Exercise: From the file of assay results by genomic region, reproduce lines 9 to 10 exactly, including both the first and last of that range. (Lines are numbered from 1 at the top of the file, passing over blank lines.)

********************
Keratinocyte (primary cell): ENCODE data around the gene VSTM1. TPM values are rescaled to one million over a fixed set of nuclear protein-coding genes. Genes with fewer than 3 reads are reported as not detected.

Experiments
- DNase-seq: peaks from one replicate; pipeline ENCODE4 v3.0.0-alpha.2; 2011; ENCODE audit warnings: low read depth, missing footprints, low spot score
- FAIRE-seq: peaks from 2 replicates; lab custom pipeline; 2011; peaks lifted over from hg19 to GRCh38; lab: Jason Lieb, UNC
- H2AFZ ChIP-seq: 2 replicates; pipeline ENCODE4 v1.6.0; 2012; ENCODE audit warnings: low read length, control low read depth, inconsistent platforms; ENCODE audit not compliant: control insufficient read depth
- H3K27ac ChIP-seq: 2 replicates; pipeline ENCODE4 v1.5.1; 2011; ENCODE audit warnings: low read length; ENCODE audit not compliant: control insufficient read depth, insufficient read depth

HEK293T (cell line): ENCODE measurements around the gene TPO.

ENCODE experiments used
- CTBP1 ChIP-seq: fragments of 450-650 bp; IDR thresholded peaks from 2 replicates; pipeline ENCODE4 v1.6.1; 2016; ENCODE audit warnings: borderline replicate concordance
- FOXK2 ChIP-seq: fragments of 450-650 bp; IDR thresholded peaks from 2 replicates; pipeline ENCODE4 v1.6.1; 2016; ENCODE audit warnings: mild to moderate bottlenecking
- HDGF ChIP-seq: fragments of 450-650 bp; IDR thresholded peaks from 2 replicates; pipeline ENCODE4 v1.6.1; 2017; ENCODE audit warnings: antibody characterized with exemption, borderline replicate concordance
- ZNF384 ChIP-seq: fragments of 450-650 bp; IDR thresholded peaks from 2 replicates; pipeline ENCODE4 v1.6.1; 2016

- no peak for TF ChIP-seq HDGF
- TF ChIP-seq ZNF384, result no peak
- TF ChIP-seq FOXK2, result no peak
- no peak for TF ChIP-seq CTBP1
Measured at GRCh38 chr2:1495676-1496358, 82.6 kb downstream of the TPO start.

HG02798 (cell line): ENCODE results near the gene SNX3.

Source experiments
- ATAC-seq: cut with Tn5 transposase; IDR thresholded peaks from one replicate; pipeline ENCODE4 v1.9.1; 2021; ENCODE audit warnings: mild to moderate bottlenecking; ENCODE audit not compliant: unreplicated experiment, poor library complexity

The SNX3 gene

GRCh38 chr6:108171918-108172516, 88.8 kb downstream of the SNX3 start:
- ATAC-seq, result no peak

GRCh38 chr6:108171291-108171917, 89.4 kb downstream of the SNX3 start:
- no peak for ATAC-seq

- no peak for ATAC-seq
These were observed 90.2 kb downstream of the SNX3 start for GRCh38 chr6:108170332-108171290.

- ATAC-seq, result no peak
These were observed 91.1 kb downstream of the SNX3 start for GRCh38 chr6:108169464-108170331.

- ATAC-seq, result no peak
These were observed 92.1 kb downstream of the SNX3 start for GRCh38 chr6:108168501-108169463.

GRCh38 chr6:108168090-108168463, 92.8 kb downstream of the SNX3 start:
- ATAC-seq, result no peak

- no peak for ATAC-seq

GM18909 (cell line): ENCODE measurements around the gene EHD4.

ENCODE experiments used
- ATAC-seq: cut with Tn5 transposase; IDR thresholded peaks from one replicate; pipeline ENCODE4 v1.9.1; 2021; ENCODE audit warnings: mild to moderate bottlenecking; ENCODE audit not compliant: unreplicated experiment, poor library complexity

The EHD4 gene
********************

- CTBP1 ChIP-seq: fragments of 450-650 bp; IDR thresholded peaks from 2 replicates; pipeline ENCODE4 v1.6.1; 2016; ENCODE audit warnings: borderline replicate concordance
- FOXK2 ChIP-seq: fragments of 450-650 bp; IDR thresholded peaks from 2 replicates; pipeline ENCODE4 v1.6.1; 2016; ENCODE audit warnings: mild to moderate bottlenecking